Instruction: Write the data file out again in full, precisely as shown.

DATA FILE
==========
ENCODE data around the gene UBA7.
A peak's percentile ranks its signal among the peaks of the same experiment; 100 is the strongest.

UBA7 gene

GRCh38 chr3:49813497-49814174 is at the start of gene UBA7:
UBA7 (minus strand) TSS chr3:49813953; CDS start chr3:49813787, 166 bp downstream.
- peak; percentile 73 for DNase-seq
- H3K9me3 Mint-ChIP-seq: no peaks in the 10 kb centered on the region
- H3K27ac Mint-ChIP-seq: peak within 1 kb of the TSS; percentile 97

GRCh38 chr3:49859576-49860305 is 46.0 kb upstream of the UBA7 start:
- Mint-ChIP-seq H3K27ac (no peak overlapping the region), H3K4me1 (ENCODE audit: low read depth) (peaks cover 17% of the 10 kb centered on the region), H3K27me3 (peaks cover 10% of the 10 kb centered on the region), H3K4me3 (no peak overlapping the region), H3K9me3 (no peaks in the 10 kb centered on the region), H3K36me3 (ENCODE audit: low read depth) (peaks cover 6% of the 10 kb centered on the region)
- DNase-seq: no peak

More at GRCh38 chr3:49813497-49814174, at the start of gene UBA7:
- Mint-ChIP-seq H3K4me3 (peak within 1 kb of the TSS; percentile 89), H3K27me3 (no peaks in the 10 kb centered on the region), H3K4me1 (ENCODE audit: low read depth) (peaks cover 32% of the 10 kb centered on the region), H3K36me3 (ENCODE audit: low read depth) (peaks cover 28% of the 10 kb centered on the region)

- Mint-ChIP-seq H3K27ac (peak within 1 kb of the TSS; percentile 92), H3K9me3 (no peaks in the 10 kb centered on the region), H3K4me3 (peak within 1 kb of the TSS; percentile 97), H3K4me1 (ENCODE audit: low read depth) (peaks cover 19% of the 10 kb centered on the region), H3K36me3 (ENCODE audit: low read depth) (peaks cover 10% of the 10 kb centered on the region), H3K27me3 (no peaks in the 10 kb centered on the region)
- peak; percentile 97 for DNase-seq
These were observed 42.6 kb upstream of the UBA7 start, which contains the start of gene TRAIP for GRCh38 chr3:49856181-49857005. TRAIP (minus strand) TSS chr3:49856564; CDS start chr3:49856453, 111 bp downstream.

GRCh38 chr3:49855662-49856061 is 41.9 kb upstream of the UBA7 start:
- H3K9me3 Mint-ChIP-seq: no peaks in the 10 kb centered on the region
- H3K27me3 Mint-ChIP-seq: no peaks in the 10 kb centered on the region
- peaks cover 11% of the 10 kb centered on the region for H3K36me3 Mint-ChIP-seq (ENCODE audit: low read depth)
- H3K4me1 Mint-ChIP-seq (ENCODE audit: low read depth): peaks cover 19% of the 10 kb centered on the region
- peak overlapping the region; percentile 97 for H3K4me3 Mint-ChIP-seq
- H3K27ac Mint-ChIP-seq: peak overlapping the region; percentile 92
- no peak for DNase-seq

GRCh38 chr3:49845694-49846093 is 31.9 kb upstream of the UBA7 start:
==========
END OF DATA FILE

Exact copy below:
ENCODE data around the gene UBA7.
A peak's percentile ranks its signal among the peaks of the same experiment; 100 is the strongest.

UBA7 gene

GRCh38 chr3:49813497-49814174 is at the start of gene UBA7:
UBA7 (minus strand) TSS chr3:49813953; CDS start chr3:49813787, 166 bp downstream.
- peak; percentile 73 for DNase-seq
- H3K9me3 Mint-ChIP-seq: no peaks in the 10 kb centered on the region
- H3K27ac Mint-ChIP-seq: peak within 1 kb of the TSS; percentile 97

GRCh38 chr3:49859576-49860305 is 46.0 kb upstream of the UBA7 start:
- Mint-ChIP-seq H3K27ac (no peak overlapping the region), H3K4me1 (ENCODE audit: low read depth) (peaks cover 17% of the 10 kb centered on the region), H3K27me3 (peaks cover 10% of the 10 kb centered on the region), H3K4me3 (no peak overlapping the region), H3K9me3 (no peaks in the 10 kb centered on the region), H3K36me3 (ENCODE audit: low read depth) (peaks cover 6% of the 10 kb centered on the region)
- DNase-seq: no peak

More at GRCh38 chr3:49813497-49814174, at the start of gene UBA7:
- Mint-ChIP-seq H3K4me3 (peak within 1 kb of the TSS; percentile 89), H3K27me3 (no peaks in the 10 kb centered on the region), H3K4me1 (ENCODE audit: low read depth) (peaks cover 32% of the 10 kb centered on the region), H3K36me3 (ENCODE audit: low read depth) (peaks cover 28% of the 10 kb centered on the region)

- Mint-ChIP-seq H3K27ac (peak within 1 kb of the TSS; percentile 92), H3K9me3 (no peaks in the 10 kb centered on the region), H3K4me3 (peak within 1 kb of the TSS; percentile 97), H3K4me1 (ENCODE audit: low read depth) (peaks cover 19% of the 10 kb centered on the region), H3K36me3 (ENCODE audit: low read depth) (peaks cover 10% of the 10 kb centered on the region), H3K27me3 (no peaks in the 10 kb centered on the region)
- peak; percentile 97 for DNase-seq
These were observed 42.6 kb upstream of the UBA7 start, which contains the start of gene TRAIP for GRCh38 chr3:49856181-49857005. TRAIP (minus strand) TSS chr3:49856564; CDS start chr3:49856453, 111 bp downstream.

GRCh38 chr3:49855662-49856061 is 41.9 kb upstream of the UBA7 start:
- H3K9me3 Mint-ChIP-seq: no peaks in the 10 kb centered on the region
- H3K27me3 Mint-ChIP-seq: no peaks in the 10 kb centered on the region
- peaks cover 11% of the 10 kb centered on the region for H3K36me3 Mint-ChIP-seq (ENCODE audit: low read depth)
- H3K4me1 Mint-ChIP-seq (ENCODE audit: low read depth): peaks cover 19% of the 10 kb centered on the region
- peak overlapping the region; percentile 97 for H3K4me3 Mint-ChIP-seq
- H3K27ac Mint-ChIP-seq: peak overlapping the region; percentile 92
- no peak for DNase-seq

GRCh38 chr3:49845694-49846093 is 31.9 kb upstream of the UBA7 start: